re-issued with bonus tracks.)

Unofficial releases[edit] In 2002, Faust Records released two collections of obscure Nico tracks, Reich der Träume (Realm of Dreams) and Walpurgis-Nacht (Walpurgis Night).[41][42] Singles[edit]

Year Title

1965 "I'm Not Sayin'" / "The Last Mile"

1981 "Vegas" / "Saeta" – Flicknife Records FLS 206

1982 "Procession" / "All Tomorrow's Parties" (Recorded with the Invisible Girls & Martin Hannett)

1983 "Heroes" / "One More Chance"

1985 "My Funny Valentine" / "My Heart Is Empty"

Bibliography[edit]

Nico: The Life and Lies of an Icon by Richard Witts
Richard Witts
(Virgin Books: London, 1992). Up-tight: the Velvet Underground Story by Victor Bockris
Victor Bockris
and Gerard Malanga (Omnibus Press: London, 1995 reprint). Songs They Never Play on the Radio: Nico, the Last Bohemian by James Young, Bloomsbury, London
London
1992 ISBN 0-7475-1194-2

Nico
Nico
– The End, USA edition, The Overlook Press, USA, 1993 ISBN 0-87951-504-X Nico
Nico
– Songs They Never Play on the Radio, second UK edition, Arrow 1993, ISBN 0-09-927571-6 Nico
Nico
– Songs They Never Play on the Radio, third UK edition, Bloomsbury 1999, ISBN 0-7475-4411-5 Nico
Nico
– Songs They Never Play on the Radio, fourth UK edition, Fortune Teller Press 2007, ISBN 0-9547737-4-8

Nico: Photographies by Antoine Giacomoni, (Dragoon: Paris, 2002). Nico: Cible mouvante. Chansons, Poèmes, Journal by Nico, Jacques Pauvert and Ari Boulogne, (Pauvert: Paris, 2001). L'amour n'oublie jamais by Ari Boulogne, (Pauvert: Paris, 2001). Please Kill Me: The Uncensored Oral History of Punk by Legs McNeil
Legs McNeil
and Gillian Mccain, (Grove Press: New York, 1996). Lüül: Ein Musikerleben zwischen Agitation Free, Ashra, Nico, der Neuen Deutschen Welle und den 17 Hippies by Lutz Ulbrich (Schwarzkopf & Schwarzkopf: Berlin, 2007). Nico
Nico
- In The Shadow Of The Moon Goddess by Lutz Graf-Ulbrich (E-book, Amazon Digital Services, 2015).

Films and plays[edit]

Nico
Nico
– In Memoriam (1988), documentary directed by Bernd Gaul Nico
Nico
Icon (1995), documentary directed by Susanne Ofteringer Nico
Nico
Icon Play, play by Stella Grundy, premièred at Studio Salford on 5 September 2007 Nico. Sphinx aus Eis (2005), by Werner Fritsch Nico, 1988 (2017), directed by Susanna Nicchiarelli

References[edit]

^ a b c d e Strong, Martin C. (2000). The Great Rock Discography (5th ed.). Edinburgh: Mojo Books. pp. 696–697. ISBN 1-84195-017-3.  ^ Talevski, Nick. (2006). Knocking on Heaven's Door: Rock Obituaries. Omnibus Press. p. 462. ISBN 1846090911.  ^ a b Gilbert, Pat (29 August 1994). Heroine. She was related to Hermann Päffgen, a dynastic master brewer who founded the Päffgen brewery in 1883 in Cologne
Cologne
(CD booklet). Nico. United Kingdom: Anagram Records. CDMGRAM85.  ^ a b c d e Serge Mironneau. "Nico: A Short Biography". Retrieved 8 August 2011.  ^ Reynolds, Simon (16 March 2007). "NICO: The Inner Scar director's cut". The Guardian. Retrieved 2013-10-27.  ^ Unterberger, Richie (2009). White Light/ White Heat: The Velvet Underground Day by Day. London: Jawbone. p. 9. ISBN 1906002223.  ^ a b c Young, James (1992). Songs They Never Play on the Radio: Nico, the Last Bohemian. London: Bloomsbury. p. 150. ISBN 0-7475-1194-2.  ^ Prague Post[https://web.archive.org/web/20100903124404/http://www.praguepost.com/print/3725-life-among-the-ruins.html Archived 3 September 2010 at the Wayback Machine.: Life among the ruins; Poignant moments of love and loneliness in postwar Europe] ^ Johnson, D. B. Night Lights 16 December 2007 ^ Holden, Stephen (3 January 1996). "Movie Review - Nico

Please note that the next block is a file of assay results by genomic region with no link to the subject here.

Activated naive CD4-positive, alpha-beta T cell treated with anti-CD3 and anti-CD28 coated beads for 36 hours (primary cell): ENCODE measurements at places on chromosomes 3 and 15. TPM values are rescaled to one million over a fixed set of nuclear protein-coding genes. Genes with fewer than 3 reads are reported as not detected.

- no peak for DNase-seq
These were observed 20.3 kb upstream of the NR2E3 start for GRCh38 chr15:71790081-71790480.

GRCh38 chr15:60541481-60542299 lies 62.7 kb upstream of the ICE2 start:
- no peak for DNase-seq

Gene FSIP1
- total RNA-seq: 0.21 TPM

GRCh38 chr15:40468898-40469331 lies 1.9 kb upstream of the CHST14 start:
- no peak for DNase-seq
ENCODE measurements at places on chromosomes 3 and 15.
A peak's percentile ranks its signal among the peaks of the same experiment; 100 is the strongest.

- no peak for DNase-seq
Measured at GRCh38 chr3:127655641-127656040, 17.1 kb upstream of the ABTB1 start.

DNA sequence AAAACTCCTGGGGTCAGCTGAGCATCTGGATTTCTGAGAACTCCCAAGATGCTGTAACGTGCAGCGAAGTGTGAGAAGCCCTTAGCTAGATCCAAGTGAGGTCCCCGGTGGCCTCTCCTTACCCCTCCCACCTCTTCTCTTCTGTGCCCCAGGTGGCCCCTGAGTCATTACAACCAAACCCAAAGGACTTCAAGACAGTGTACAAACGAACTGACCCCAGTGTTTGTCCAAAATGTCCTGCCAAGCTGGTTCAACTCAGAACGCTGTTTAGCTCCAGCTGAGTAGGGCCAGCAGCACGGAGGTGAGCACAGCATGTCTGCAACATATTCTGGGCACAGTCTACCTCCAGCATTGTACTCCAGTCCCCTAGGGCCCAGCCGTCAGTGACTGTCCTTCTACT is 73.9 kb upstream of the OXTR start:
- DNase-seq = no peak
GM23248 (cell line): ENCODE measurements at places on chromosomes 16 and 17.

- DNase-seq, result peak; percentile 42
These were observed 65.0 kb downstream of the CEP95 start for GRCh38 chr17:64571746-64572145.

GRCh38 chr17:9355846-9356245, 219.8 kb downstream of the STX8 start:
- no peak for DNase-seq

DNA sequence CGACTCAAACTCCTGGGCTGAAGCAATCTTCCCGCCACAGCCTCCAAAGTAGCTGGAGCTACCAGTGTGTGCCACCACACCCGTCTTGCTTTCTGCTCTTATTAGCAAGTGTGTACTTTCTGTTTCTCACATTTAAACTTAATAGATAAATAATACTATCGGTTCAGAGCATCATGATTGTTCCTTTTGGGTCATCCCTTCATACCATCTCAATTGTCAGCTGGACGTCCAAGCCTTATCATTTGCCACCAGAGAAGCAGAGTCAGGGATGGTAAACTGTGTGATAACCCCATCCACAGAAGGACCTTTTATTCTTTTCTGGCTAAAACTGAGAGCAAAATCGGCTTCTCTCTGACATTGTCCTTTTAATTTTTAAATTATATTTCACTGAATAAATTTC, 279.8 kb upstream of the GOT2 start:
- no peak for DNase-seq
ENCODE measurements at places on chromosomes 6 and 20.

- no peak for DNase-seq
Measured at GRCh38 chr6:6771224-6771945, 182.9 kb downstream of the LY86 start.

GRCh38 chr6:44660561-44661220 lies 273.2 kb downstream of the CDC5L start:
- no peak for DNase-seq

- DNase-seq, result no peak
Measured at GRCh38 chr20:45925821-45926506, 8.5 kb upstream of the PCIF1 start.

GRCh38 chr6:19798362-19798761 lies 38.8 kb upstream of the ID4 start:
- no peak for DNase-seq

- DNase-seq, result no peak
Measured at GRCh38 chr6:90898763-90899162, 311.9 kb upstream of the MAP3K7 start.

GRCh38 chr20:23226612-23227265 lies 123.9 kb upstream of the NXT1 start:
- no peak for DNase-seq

Nico
Icon - FILM REVIEW;The Life and Times of a Doomed Warhol Superstar
Warhol Superstar
- NYTimes.com". Movies.nytimes.com. Retrieved 2013-09-03.  ^ "Nachrichten". BerlinOnline.de. 29 August 2013. Retrieved 2013-09-03.  ^ Harvard, J., The Velvet Underground
The Velvet Underground
and Nico. Continuum International Publishing Group, 2004 ISBN 0-8264-1550-4, ISBN 978-0-8264-1550-9, 152 pages ^ Please Kill Me: The Uncensored Oral History of Punk (1996) p. 9 ^ Bockris, Victor (1999). What's Welsh For Zen?: The Autobiography of John Cale. London: Bloomsbury. ISBN 1582340684. John Cale, What's Welsh for Zen. ^ "Rolling Stone's 500 Greatest Albums of All Time". Rolling Stone.  ^ Harvard, Joe (2011). The Velvet Underground
The Velvet Underground
and Nico
Nico
(33 1/3 Series). New York: Continuum. p. 5. ISBN 0826415504.  ^ Gross, Joe. "Nico: Biography". Rolling Stone
Rolling Stone
via Internet Archive. Archived from the original on 22 June 2008. Retrieved 11 June 2010.  ^ Nico
Nico
quoted in Dave Thompson's liner notes for the 2002 Deluxe re-issue of The Velvet Underground
The Velvet Underground
& Nico, which includes all five Velvet collaborations for Chelsea Girl. ^ Jahn, Anne-Sophie (March 7, 2008). "Unfolding Garrel's Love Letter". The New York Sun. Ronald Weintraub. Retrieved August 26, 2015.  ^ a b Pasquier, Jacques (April 10, 2008). "Nico, The Drama of Exile". rakosrecords.cz. Archived from the original on 19 March 2008. Retrieved September 23, 2016.  ^ Hogan, Peter (2007). The Rough Guide to the Velvet Underground. London: Rough Guides. p. 73. ISBN 1843535882.  ^ How the dramatic Nico